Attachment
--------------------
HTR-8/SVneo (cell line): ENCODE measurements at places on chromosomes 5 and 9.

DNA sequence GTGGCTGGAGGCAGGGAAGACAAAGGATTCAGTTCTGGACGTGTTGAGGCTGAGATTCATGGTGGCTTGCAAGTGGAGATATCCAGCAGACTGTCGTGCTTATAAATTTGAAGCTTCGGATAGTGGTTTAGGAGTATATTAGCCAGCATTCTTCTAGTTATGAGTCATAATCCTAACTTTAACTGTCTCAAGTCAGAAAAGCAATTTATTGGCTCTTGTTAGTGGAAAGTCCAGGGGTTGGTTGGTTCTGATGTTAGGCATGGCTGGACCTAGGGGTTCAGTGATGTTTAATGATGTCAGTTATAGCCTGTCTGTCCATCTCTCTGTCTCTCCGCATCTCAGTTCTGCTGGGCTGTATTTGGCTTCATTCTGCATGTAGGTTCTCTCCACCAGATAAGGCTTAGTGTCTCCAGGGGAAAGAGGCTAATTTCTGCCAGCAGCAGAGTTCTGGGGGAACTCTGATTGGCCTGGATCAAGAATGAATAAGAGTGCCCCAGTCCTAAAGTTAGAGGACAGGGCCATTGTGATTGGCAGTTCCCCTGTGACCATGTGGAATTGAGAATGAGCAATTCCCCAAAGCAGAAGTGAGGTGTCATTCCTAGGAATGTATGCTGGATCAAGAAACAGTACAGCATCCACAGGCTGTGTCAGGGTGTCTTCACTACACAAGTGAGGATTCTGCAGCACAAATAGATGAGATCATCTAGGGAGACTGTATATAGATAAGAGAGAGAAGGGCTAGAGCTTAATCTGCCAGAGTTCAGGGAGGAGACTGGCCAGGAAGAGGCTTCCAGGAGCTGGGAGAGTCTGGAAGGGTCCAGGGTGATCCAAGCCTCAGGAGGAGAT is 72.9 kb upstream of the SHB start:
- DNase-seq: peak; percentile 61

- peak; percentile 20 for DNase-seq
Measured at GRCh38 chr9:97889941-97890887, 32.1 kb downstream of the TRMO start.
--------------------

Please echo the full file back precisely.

HTR-8/SVneo (cell line): ENCODE measurements at places on chromosomes 5 and 9.

DNA sequence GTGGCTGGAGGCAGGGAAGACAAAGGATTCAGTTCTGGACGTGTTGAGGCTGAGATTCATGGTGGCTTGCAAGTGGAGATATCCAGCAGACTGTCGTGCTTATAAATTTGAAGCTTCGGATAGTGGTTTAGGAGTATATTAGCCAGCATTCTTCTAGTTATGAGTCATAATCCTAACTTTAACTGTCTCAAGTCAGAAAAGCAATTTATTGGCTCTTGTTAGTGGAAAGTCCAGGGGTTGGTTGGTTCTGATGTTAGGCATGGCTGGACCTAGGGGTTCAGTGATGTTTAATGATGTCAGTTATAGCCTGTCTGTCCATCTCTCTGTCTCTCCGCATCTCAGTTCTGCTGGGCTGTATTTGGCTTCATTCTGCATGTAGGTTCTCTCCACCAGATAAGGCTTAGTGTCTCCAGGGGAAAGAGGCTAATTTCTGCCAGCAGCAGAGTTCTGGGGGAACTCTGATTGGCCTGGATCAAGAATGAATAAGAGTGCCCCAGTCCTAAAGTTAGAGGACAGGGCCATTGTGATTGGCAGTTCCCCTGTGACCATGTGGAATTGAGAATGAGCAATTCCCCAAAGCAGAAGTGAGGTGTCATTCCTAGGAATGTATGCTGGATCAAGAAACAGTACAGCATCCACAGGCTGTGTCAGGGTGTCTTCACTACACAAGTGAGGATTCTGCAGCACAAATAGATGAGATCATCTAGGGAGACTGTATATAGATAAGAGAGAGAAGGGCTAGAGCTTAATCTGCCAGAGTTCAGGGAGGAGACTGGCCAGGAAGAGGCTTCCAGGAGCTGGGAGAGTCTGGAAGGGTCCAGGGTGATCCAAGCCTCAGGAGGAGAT is 72.9 kb upstream of the SHB start:
- DNase-seq: peak; percentile 61

- peak; percentile 20 for DNase-seq
Measured at GRCh38 chr9:97889941-97890887, 32.1 kb downstream of the TRMO start.